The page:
While each instrumented wheel system has demonstrated good accuracy and linearity, as well as the ability to measure typical propulsion forces and torques, they are limited in their ability to improve propulsion technique. None of the systems provide real-time feedback on selectable variables in an easily interpretable format. The SmartWheel software can display real-time plots of tangential force and speed along with a set of calculated variables including peak force, push length, and cadence; however, the display cannot isolate variables or show performance targets, making it difficult for users to understand what and how much they should improve. The limitations of instrumented wheels are also attributed to their fixed wheel diameters. The SmartWheel is available in multiple sizes, ranging from 22′′ to 26′′, but each size requires the purchase of an additional wheel. Researchers, clinicians, and users can benefit from a more versatile tool that promotes improvements in wheelchair propulsion biomechanics.

Expanding upon previous systems, we developed a new instrumented wheel system, named the OptiPush Biofeedback System, to measure handrim biomechanics and provide real-time biofeedback for a wide variety of wheelchair users. The system was designed to study propulsion biomechanics and help train users to improve their propulsion technique. As the OptiPush has gained popularity with clinicians and researchers, it is important to detail its design and measurement accuracy. The purpose of this study was to (1) describe the design of the OptiPush system and (2) validate OptiPush measurements of wheel angle, speed, and three-dimensional handrim forces and torques.

#### 2. Materials and Methods

##### 2.1. Mechanical Design

The OptiPush wheel (Figure 1) is composed of a Sun CR20 wheel (Sun Components, Milwaukee, WI, USA), with a modified hub, a handrim, a mounting bracket, three aluminum beams, and an instrumentation module (IM). The IM houses the sensors and electrical components of the device (described in the following section). To measure the loads applied to the handrim, the IM is connected directly to the handrim through the mounting bracket and beams. The length of beam protruding from the bracket can be adjusted to accommodate different handrim sizes. The outer end of each beam is screwed to one of three modified handrim tabs. The IM-handrim assembly is mounted to the wheel by screwing the IM directly to wheel hub plate. This modular instrumentation design allows the system to incorporate different sized wheels (20′′, 22′′, 24′′, 25′′, and 26′′ diameter). For a 25′′ (559 mm) wheel, the total mass of the OptiPush wheel is 6.0 kg. Once assembled, the wheel is mounted to the wheelchair by tightening the split-end axle in the axle receiver.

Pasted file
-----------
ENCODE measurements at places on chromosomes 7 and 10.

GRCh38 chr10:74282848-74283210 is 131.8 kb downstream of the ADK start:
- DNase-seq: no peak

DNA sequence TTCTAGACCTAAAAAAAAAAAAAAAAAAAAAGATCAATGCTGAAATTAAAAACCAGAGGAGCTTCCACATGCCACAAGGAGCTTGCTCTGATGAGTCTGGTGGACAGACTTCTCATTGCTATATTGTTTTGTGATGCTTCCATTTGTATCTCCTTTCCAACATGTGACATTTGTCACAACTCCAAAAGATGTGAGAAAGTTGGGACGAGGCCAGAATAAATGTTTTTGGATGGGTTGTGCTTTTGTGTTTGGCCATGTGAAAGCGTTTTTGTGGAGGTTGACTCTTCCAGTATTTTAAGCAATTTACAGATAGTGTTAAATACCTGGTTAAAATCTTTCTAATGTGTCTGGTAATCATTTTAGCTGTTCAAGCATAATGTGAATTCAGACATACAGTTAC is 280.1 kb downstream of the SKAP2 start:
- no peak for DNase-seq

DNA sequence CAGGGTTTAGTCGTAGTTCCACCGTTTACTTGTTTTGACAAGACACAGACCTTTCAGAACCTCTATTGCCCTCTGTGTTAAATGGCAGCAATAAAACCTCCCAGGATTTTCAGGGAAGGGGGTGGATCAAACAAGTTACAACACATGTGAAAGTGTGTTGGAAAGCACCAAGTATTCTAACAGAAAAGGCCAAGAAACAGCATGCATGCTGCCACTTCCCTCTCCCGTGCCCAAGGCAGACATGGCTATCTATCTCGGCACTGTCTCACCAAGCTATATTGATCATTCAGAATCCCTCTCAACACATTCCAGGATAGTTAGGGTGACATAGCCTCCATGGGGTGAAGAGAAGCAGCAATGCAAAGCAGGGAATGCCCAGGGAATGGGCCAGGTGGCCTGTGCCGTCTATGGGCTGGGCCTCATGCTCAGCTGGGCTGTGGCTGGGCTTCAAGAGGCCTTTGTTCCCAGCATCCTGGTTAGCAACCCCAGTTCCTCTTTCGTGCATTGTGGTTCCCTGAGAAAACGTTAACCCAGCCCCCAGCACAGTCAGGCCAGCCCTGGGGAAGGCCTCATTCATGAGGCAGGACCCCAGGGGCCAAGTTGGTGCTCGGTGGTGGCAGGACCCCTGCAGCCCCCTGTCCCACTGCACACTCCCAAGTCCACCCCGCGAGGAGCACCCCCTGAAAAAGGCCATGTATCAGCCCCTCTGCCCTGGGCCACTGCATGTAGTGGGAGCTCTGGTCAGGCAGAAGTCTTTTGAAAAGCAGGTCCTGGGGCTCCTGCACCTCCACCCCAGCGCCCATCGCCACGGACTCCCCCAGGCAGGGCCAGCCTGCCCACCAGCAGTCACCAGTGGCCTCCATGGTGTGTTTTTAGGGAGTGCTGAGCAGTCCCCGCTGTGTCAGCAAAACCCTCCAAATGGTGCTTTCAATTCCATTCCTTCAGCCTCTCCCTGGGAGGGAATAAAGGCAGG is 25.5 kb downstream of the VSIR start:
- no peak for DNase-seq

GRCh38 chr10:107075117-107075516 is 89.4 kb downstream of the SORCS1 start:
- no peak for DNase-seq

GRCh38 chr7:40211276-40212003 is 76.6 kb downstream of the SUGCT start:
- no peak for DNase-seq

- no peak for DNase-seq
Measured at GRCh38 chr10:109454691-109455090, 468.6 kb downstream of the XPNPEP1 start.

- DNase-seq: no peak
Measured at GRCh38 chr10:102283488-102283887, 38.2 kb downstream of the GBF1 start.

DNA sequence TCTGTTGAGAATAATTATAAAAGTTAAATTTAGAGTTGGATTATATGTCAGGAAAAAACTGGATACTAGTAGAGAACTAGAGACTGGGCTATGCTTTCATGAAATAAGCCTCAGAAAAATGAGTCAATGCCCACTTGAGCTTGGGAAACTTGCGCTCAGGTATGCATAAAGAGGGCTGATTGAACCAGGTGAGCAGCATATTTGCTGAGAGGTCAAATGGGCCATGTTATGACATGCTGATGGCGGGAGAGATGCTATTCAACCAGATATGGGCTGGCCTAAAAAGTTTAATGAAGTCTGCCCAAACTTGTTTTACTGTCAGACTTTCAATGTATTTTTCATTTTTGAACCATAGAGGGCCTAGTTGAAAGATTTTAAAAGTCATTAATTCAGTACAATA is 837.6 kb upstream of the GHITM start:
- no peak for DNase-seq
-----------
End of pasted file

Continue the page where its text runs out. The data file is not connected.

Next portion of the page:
##### 2.2. Electrical Design

The OptiPush wheel measures handrim loads using a commercially available 6 degree-of-freedom load cell (Delta; ATI Industrial Automation, Apex, NC, USA). The load cell has full-range mechanical load limit of 770 Newtons (N) for forces in the plane of the wheel ( and ), 2310 N for forces perpendicular to the plane of the wheel (), and 70 Newton-meters (Nm) for torques about all three axes. An absolute rotary encoder (MA3; US Digital, Vancouver, WA, USA) is used to measure wheel angle. The encoder reports shaft position continuously over 360° without gaps. A Bluetooth module (BlueSentry RN-800S; Roving Networks, Inc., Los Gatos, CA, USA), with an 8 channel, 16 bit analog-to-digital converter samples load cell and encoder signals and converts them to a Bluetooth-enabled digital data stream. The data stream is received (using a Bluetooth dongle) and recorded by a designated computer running the OptiPush software. All components within the OptiPush wheel are powered by a 7.4 V 2600 mAh Li-ion rechargeable battery, which can provide power for more than three hours before recharging. Two voltage regulators create the required voltage for each component.